• The BLM is destroying an iconic landscape! The agency’s decision ensures that one of Utah’s most recognizable landscapes will be defaced and damaged for years to come. Contrary to popular myth, these tracks don’t simply disappear after the next rain!

    Click here for more information on the BLM’s opening of Factory Butte.

    Longtime SUWA members will recall that protecting Factory Butte was a major fight in the late 90s and early 2000s. The closure of the area to ORV abuse in 2006 gave the land a much-needed chance to recover.

    The BLM’s decision last week is further proof that the Trump administration has found its legs, and that no previous environmental victory is safe from those who would destroy Utah’s wildlands.

    Please take action today. The BLM needs to hear from you.

  • March 28th, 2019

    Following public outcry and a formal protest from SUWA, this week the Utah Bureau of Land Management (BLM) deferred all of its proposed oil and gas leases in San Juan County from its March 2019 lease sale “due to additional environmental analysis required.”

    The proposed leases were on the doorstep of Bears Ears, Hovenweep, and Canyons of the Ancients national monuments.*

    Simply put, these leases would not have been deferred if not for SUWA’s tireless defense of every acre of BLM public land deserving of wilderness protection in Utah.

    Our defense of Utah’s redrock wilderness relies upon the support of our members. Please become a member of SUWA today.


    It’s the nature of environmental defense that this victory is short-lived—although deferred, the parcels will likely be back up for sale at the September 2019 lease sale.

    But SUWA will be there to fight those leases, too, and this decision by the BLM puts us in a strong position in our challenges to other BLM lease sales (from March and December 2018), because those lease sales relied on the same environmental analysis (surprise!). If it is insufficient now, then it was insufficient then.

    Not all of our work results in victories, of course, and most of our work never makes the news. But you can be assured that SUWA will never give up and never give an inch in our defense of the Redrock.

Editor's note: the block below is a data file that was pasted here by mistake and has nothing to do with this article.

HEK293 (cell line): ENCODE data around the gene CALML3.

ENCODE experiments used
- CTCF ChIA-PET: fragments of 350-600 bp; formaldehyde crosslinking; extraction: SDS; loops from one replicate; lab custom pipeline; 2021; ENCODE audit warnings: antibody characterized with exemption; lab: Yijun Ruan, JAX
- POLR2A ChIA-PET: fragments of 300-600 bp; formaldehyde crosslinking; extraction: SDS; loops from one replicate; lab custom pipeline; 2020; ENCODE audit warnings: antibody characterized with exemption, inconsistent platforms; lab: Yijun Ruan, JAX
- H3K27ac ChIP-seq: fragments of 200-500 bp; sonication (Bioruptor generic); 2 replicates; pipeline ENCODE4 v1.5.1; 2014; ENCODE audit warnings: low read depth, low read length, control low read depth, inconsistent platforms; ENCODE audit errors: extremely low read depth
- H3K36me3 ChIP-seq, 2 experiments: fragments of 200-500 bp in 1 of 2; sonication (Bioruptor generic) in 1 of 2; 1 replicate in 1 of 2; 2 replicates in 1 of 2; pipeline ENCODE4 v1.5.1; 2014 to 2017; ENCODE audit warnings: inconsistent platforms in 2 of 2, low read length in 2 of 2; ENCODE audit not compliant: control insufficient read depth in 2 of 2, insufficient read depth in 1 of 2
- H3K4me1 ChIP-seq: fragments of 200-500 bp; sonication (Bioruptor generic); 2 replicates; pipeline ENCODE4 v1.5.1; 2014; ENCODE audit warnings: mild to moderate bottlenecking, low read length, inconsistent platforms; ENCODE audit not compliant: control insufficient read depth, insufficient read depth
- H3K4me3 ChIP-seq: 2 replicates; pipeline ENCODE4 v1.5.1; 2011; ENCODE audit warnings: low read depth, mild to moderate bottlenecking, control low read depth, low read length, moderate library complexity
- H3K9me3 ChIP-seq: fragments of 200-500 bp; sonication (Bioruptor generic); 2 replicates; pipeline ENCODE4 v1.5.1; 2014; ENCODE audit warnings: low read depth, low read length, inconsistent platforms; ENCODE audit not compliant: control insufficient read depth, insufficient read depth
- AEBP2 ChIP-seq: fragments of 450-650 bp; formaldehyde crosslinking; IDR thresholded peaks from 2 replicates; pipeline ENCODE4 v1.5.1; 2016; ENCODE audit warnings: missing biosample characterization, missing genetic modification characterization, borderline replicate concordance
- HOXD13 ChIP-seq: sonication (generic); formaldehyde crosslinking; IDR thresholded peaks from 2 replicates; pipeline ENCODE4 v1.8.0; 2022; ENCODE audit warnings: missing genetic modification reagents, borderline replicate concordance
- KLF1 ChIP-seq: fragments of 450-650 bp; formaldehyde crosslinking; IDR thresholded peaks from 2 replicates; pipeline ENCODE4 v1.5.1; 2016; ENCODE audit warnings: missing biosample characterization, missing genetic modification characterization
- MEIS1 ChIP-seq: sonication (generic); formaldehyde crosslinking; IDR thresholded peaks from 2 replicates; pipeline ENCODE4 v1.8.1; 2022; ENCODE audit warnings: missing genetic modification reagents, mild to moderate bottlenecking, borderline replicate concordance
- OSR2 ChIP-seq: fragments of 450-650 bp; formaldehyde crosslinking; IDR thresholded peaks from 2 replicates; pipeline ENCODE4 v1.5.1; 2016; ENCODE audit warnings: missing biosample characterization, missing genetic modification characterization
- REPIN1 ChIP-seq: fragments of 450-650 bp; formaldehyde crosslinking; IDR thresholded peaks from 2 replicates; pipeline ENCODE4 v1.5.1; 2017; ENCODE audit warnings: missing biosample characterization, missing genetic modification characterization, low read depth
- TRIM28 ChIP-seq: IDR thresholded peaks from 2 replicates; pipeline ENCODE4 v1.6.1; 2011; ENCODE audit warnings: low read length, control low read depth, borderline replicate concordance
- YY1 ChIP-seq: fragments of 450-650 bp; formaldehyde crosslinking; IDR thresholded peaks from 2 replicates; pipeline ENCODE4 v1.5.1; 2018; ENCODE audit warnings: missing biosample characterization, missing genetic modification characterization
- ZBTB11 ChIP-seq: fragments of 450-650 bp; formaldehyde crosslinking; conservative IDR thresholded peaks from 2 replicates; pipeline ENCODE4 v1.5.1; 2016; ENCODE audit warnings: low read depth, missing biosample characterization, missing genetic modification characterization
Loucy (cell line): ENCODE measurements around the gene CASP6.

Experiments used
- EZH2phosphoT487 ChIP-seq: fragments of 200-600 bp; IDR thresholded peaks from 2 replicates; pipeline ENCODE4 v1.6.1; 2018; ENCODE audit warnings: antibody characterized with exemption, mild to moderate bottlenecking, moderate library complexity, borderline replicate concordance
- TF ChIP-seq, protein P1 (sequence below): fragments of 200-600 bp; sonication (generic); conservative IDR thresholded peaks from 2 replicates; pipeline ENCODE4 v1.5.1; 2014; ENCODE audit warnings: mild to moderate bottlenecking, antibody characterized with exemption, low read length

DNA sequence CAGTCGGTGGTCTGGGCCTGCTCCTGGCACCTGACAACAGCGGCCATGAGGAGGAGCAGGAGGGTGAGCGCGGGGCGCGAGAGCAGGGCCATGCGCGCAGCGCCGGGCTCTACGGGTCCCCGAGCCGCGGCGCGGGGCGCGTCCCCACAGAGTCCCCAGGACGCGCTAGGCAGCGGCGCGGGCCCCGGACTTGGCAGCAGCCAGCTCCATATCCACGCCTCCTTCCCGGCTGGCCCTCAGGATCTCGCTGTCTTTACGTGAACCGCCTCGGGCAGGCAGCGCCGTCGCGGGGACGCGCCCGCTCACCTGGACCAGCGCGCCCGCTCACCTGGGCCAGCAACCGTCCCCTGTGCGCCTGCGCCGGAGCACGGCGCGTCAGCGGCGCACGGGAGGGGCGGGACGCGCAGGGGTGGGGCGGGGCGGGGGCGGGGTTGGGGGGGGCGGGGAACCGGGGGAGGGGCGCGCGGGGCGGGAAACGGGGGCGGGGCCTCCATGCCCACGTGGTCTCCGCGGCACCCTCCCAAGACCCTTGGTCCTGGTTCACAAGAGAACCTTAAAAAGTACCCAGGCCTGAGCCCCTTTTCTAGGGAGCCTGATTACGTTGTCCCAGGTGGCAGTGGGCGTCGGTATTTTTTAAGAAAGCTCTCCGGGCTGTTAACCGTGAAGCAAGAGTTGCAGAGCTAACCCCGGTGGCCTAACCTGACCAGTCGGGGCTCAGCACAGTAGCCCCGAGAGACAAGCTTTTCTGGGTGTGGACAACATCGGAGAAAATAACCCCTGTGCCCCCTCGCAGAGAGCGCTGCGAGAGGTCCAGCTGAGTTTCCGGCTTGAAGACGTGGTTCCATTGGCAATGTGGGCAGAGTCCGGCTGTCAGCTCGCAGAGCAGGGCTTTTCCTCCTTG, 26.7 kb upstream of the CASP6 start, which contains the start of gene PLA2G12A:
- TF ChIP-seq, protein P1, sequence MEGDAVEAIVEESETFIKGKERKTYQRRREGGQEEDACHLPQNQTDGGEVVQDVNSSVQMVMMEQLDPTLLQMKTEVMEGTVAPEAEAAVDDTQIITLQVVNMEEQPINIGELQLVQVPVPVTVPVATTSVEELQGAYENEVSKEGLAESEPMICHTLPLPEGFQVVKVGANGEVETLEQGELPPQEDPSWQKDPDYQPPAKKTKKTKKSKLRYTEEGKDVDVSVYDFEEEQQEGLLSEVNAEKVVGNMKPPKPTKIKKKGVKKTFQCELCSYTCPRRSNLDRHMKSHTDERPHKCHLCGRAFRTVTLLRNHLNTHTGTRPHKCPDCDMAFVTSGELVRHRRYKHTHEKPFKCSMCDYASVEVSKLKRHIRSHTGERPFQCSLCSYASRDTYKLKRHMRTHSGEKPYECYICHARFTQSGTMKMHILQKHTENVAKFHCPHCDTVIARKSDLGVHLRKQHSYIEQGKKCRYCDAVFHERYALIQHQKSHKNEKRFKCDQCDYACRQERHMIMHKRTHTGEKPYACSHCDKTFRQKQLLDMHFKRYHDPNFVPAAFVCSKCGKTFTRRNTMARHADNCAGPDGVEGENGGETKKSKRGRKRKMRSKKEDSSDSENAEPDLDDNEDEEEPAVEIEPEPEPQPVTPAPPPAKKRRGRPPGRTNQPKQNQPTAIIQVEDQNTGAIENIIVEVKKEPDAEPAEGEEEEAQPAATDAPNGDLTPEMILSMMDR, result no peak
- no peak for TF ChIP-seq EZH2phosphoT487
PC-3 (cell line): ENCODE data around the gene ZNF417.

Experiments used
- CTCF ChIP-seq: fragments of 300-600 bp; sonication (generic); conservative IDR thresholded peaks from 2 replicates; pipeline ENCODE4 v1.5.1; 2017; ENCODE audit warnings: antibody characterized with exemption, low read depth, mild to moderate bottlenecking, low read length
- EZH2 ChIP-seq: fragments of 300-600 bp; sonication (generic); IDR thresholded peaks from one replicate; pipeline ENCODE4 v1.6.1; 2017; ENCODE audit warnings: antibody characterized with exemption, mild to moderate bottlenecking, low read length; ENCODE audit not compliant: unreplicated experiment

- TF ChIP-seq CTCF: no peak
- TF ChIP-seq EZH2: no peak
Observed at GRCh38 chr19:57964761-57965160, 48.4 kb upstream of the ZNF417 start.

Please become a member of SUWA today.

  • February 26th, 2019

    We’re delighted to tell you that the Emery County Public Land Management Act just passed the U.S. House of Representatives and now heads to the president’s desk for his signature. (Yes, he’s expected to sign.)

    Take a moment to appreciate just how historic this victory is.

    For more than twenty years, the Utah delegation has put forward lousy bills that would have sold the San Rafael Swell short. SUWA opposed all those bills. And now, after a year-long fight, what began again as terrible legislation will instead extend much-needed protection to some of Utah’s most beloved redrock landscapes—places like Muddy Creek and parts of Desolation and Labyrinth Canyons.

    Muddy Creek wilderness in the San Rafael Swell. Copyright Ray Bloxham/SUWA

    This happened because of people like you. Your emails, phone calls, and contributions made the difference—showing our congressional allies and opponents alike that the American people care about protecting Utah wilderness.

    Thanks to you and our Utah Wilderness Coalition allies—the Sierra Club and the Natural Resources Defense Council—we’ve made this legislation deserving of the places protected.

    The result? 663,000 acres of wilderness will now be protected in Emery County! (Click here to view our story map showing what the bill protects.)

    We’re grateful to our congressional champions, Senator Dick Durbin (D-IL) and Representative Alan Lowenthal (D-CA 47), who each challenged an earlier, flawed version of the bill—flaws that have now been largely addressed.

    These lands belong to all Americans, and wilderness bills like this one can only succeed if Utah politicians recognize the national significance of their protection.

    To be sure, there are still lands in Emery County and elsewhere deserving of protection, and we will continue to work every day to protect all of Utah’s magnificent redrock wilderness.

    But today, it’s time to celebrate.

    Thank you for being a critical part of the movement to protect Utah wilderness.

    If you live in Utah, please call Representative John Curtis’ office at 202-225-7751, and Sen. Mitt Romney at (202) 224-5251 and thank them for seeing this legislation through.

    If you live in California, please call Representative Lowenthal’s’ office at 202-225-7924 and thank him for his hard work to enact this legislation.